Jamming Citigroup's PR Message

An Interview With Ilyse Hogue Of Rainforest Action Network

Jennifer Bauduy is the associate editor at TomPaine.com

In mid-April, Citigroup launched a $100 million global ad campaign titled "This is Citigroup." Using images of elderly people, and people from Hong Kong to Brazil, the ads portray a caring bank, committed to local communities. But environmental group Rainforest Action Network (RAN), which has waged a boycott against Citigroup for the past two years, says the bank completely ignores environmental and social concerns and is one of the biggest contributors to global warming. RAN recently launched a counter campaign featuring photos that document destructive Citigroup-funded projects. Jennifer Bauduy interviewed RAN's Ilyse Hogue for TomPaine.com.

TomPaine.com: What spurred RAN to launch the counter ad campaign?

Hogue: Citi's objective with their ad campaign was to put a positive spin on their global presence around the world. They use individuals from different countries, in different geographical settings, holding the happy red umbrella. They are trying to position themselves as the warm fuzzy bank that cares about people.

They promote themselves as leaders -- as economic, environmental, and social leaders. What RAN is saying is: if you want to be a leader, then the progressive financial institutions are the ones that are getting out of environmentally destructive investments like deforestation and other activities that promote climate change.

If they are going to talk about their presence in South America or in Asia without talking about their profiting off of eco-system destruction, species extinction and deforestation, that is irresponsible.

TP.c: How exactly are they profiting from that?

Hogue: Citigroup is the number one lender to the fossil fuel industry, and it's in the top three lending directly to logging industries, number one to mining. All of these activities have disastrous impact on the natural world.

A lot of people don't understand that the capital investment that's provided by Citibank is the fuel for the machine of destruction [around the world]. The oil companies, the logging companies, they can't function without the massive influx of investments that they receive from Citibank and other big banks.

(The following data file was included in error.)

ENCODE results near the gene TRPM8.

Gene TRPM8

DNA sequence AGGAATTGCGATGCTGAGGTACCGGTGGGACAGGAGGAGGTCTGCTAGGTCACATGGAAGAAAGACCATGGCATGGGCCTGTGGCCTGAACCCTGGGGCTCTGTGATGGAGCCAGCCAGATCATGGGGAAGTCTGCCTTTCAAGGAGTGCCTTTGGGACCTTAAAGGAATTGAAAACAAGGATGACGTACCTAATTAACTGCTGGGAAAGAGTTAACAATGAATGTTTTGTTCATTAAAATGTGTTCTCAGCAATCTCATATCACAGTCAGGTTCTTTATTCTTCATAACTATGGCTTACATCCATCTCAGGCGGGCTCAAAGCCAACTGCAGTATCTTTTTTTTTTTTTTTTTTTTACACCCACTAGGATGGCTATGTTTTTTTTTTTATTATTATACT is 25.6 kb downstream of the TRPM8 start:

TP.c: Can you give us a specific example?

Hogue: In California, Citi underwrote the bonds for Maxxam Corporation, which was responsible for logging the Headwaters Forest. Headwaters was California's last big private stand of old-growth redwoods. The thing that was unique about the Headwaters project is that Citi underwrote the bonds using the trees as collateral. So, in order to pay back the loan, the company had to log. It was a viscous circle of environmental destruction.

TP.c: What banks or financial institutions do you hold up as a positive model?

Hogue: The one that we hold up is ABN/AMRO, which is the leading Dutch Bank. They came out with a groundbreaking policy last year committing to cease funding for all extractive industries in high-conservation-value forests. It's the right thing to do. It's what we hold up to Citi as the example that they must follow. It's also the economically wise thing to do. Banks like ABN/AMRO are getting ahead of the curve in terms of shifting their investments to sustainable alternatives.

The vast majority of Americans consider themselves environmentalists and they want to know that the companies that they are doing business with uphold those values rather than under cut them.

TP.c: Citigroup might argue that changing their policies would hurt them financially. Do you know if the Dutch company has suffered any consequences?

Hogue: As we talk to Citi and other leading investment banks, we need to point out that this is an investment in the long-term future of the planet and people. And so, to look at quarterly returns is disingenuous in terms of the environmental and social profit we will reap next year, five years from now, and seven generations from now.

I think that the ABN/AMRO commitment represents what consumers are increasingly pressing for. As we say to Citi, "it's not if you change your practices, but when." And we have to do it sooner rather than later because we are still losing acres of forests at an unprecedented rate, and we are still heating up the planet at an unprecedented rate.

TP.c: How successful has your boycott been?

Hogue: Now, in the second year of the campaign, I think we've built awareness and we are seeing that awareness translates into credit card cut-ups and students switching their loans and bigger [demonstrations]. I think we are getting more attention and more awareness about Citibank as the leading bank in destruction.

TP.c: What will a credit card cut-up accomplish?

Hogue: One of the slogans that's emerged from the campaign is people saying, "Hey Citi, not with my money." More and more people understand that it's their credit card balances, their savings accounts, and their student loans that often go towards these types of destructive activities. So cutting up your Citibank card is a symbolic act to let Citibank know, 'I will not continue to do business with you because I don't agree with your destructive environmental record.'

TP.c: What has Citigroup's response been?

Hogue: They say that they are interested in what we are putting forward to them, that they are interested in being social and environmental leaders. And we continue to dialogue and negotiate. But as we have told Citibank, we are interested in action, rather than words.

The Rainforest Action Network: http://www.RAN.org

The Multinational Monitor: http://www.MultinationalMonitor.org

Source: http://www.TomPaine.com

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